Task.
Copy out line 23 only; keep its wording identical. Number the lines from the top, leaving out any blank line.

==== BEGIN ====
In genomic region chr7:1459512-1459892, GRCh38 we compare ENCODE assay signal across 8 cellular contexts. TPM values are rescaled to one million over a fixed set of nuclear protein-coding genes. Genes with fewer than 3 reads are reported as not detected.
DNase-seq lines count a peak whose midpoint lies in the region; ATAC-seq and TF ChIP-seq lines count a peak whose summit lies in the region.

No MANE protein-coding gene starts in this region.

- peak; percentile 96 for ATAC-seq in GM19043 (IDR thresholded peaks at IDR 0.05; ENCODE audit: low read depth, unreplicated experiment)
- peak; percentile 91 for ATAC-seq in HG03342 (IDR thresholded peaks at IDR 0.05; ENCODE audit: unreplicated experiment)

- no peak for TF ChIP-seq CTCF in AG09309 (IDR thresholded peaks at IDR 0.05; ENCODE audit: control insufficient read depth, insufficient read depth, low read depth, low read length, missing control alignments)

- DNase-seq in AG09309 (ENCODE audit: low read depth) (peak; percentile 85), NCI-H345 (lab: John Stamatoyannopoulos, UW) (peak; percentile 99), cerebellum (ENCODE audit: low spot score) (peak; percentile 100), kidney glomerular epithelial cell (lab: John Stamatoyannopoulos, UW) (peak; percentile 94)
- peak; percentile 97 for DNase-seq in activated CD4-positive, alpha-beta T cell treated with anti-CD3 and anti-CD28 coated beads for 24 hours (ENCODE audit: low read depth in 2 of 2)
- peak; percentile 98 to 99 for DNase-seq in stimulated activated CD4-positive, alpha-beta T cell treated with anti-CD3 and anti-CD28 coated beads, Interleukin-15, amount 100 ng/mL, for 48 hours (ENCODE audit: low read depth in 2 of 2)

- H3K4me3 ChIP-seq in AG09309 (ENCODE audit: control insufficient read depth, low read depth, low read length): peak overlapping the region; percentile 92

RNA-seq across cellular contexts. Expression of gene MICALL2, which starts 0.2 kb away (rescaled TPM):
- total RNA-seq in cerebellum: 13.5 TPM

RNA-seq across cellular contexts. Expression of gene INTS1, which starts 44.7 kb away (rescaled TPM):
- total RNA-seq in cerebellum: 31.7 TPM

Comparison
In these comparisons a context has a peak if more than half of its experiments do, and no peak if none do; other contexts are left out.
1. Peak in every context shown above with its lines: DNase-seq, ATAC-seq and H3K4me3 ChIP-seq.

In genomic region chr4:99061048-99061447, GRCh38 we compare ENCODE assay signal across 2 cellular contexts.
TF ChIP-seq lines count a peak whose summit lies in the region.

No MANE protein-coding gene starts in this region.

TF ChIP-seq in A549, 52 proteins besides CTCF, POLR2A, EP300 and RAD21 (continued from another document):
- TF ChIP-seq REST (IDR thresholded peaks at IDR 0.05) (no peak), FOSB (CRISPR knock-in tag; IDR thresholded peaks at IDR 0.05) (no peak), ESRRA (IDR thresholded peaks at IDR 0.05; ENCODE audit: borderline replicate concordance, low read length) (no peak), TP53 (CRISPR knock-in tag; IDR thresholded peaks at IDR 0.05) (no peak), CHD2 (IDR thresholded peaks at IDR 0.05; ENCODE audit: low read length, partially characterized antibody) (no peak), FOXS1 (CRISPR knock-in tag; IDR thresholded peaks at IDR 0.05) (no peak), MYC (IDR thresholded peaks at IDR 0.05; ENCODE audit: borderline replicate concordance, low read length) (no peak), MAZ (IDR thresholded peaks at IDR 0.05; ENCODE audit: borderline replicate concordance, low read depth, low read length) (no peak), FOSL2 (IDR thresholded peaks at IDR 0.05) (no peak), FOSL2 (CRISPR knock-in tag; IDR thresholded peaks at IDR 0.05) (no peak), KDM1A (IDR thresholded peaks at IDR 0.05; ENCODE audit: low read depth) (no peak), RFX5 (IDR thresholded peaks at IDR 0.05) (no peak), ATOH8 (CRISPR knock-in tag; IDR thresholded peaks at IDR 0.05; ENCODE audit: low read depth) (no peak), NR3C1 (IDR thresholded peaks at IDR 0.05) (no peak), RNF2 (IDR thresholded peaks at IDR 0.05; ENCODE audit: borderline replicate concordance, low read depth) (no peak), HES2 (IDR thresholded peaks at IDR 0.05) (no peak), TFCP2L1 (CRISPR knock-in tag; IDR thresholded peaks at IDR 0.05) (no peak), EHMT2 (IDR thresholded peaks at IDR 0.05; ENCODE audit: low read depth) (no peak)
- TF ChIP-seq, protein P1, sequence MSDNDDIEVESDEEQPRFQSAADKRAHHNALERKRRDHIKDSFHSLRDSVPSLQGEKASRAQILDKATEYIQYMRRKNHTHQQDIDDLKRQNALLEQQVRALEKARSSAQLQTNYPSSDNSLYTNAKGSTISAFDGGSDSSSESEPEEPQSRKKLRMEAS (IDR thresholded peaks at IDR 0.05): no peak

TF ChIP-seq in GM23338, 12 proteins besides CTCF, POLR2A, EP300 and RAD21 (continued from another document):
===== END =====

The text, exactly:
- TF ChIP-seq, protein P1, sequence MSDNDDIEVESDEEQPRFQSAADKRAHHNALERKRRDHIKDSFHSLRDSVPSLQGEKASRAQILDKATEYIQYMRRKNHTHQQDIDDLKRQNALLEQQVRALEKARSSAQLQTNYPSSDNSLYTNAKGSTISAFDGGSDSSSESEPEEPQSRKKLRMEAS (IDR thresholded peaks at IDR 0.05): no peak